When a series of strokes forced Irma to take a break from Joyin 1955, Marion took the reins. She released a 1963 edition shortly after Irma's death (in 1962), which established the book in the canon of works that included The James Beard Cookbookand Mastering the Art of French Cooking. This Joywas encyclopedic, with background information and "desert-island" instructions for doing things like purifying drinking water.

Twelve years later, Marion, battling cancer, persevered to publish a 1975 edition, which would prove the most durable of all Joyeditions to date. It embodied Irma's spirit (with lines like "A bit of tomato skin was once as out of place at a dinner table as a bowie knife") as well as many of Marion's health-related passions and popular foods of the era, including granola and bulgur pilaf.

When Marion died in 1976, Ethan took over sole responsibility for Joy, although the 1975 edition stayed in print for 20 years. In 1997, the book landed at Scribner, where it underwent a substantial revision that broke strongly with tradition. The 1997 version of Joy, helmed by well-known cookbook editor Maria Guarnaschelli (now at Norton), minimized Irma and Marion's roles and included commissioned recipes and other material from dozens of professional food writers. It embraced food processors, microwaves and bread machines, and featured a substantial number of dishes influenced by recent immigrants.

Beth Wareham, v-p and director of cookbook and lifestyle publishing at Scribner, who spearheaded the recent revision of Joy, points out the '97 edition's emphasis on restaurant cooking and chef-made foods. "Everybody was gaga for restaurant cooking." As an example, Wareham notes, that edition's recipe for tuna noodle casserole called for béchamel sauce made from scratch, rather than canned cream of mushroom soup—an iconic ingredient and a building block for that classic American dish. "In the drive to have no convenience food whatsoever, [that edition was] unrealistic," Wareham says. "This is not 'The Joy of Slow Cooking'; this is TheJoy of Cooking." For Ethan Becker, the '97 version, like the recipes, started too much from scratch. "Mind you, the '97 had some wonderful stuff in it. [But] it wasn't built as much as it should've been on the past."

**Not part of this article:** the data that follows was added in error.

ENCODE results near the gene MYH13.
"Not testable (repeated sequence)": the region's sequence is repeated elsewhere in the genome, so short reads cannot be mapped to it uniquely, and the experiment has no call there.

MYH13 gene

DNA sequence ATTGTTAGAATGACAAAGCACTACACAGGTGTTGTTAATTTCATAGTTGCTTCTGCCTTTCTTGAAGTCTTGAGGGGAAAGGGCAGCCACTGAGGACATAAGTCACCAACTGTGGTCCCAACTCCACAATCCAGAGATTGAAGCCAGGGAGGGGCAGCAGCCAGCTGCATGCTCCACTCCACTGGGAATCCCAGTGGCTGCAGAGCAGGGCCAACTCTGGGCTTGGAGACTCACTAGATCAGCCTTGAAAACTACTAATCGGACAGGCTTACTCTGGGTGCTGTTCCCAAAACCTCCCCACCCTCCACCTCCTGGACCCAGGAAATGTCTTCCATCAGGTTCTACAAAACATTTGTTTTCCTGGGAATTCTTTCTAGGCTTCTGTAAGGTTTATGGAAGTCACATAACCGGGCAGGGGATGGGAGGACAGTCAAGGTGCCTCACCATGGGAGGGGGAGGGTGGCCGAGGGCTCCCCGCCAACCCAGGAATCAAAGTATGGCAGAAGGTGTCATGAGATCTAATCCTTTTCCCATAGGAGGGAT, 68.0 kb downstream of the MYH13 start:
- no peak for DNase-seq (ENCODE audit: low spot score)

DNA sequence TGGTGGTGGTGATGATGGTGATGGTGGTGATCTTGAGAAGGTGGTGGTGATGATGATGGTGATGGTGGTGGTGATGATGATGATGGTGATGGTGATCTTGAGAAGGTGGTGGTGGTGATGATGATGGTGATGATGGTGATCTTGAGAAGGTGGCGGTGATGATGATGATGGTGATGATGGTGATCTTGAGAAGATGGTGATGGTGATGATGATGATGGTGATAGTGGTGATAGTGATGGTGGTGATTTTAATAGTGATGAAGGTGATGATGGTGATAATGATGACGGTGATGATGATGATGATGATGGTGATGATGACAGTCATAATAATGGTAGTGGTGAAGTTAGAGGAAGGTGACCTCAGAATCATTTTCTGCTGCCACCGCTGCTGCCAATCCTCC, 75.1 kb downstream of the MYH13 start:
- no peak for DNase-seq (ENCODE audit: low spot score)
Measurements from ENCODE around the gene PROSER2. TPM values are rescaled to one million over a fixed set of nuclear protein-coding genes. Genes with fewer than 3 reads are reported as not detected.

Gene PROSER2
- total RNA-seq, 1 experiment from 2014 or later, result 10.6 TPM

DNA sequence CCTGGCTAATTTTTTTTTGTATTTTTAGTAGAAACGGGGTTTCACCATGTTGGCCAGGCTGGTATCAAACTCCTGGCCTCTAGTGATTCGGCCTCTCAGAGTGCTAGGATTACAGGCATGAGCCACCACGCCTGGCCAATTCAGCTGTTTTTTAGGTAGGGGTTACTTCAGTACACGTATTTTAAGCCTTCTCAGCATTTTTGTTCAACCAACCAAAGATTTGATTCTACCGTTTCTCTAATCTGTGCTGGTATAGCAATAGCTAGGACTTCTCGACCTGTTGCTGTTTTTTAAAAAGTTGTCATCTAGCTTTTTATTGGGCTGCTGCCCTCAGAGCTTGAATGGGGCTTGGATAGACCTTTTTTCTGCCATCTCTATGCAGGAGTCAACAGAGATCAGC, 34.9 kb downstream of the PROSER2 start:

Nevertheless, the book was a commercial success (Scribner has sold more than 1,700,000 copies), and shortly after its release, Scribner launched a series of spinoff cookbooks (Joy of Cooking: All About Grilling, Joy of Cooking: All About Vegetarian, etc.). The house also continues to publish the 1975 hardcover Joyand, in 1998, reissued the original 1931 edition.

In with the Old

For the new version, which goes on sale October 31, the editors made an effort to return to the spirit of older editions of Joy. For one thing, the 2006 edition isn't overly concerned with calorie counting. Whereas the '97 edition gave readers plenty of low-fat recipes, the '06 edition includes such fattening favorites as Beef Fondue and a creamy dish called Shrimp Wiggle. It also brings back foods that, for various reasons, have made their mark on America's palate but were dropped from previous editions, such as ice cream, martinis, chop suey, jellies and jams, plugged watermelon and Popsicles. As for new items, there are breakfast bars, enchiladas, flavored vodkas and millet cakes, among others. Of the 4,500 recipes in the book, 4,000 were retested and updated, and 500 are new.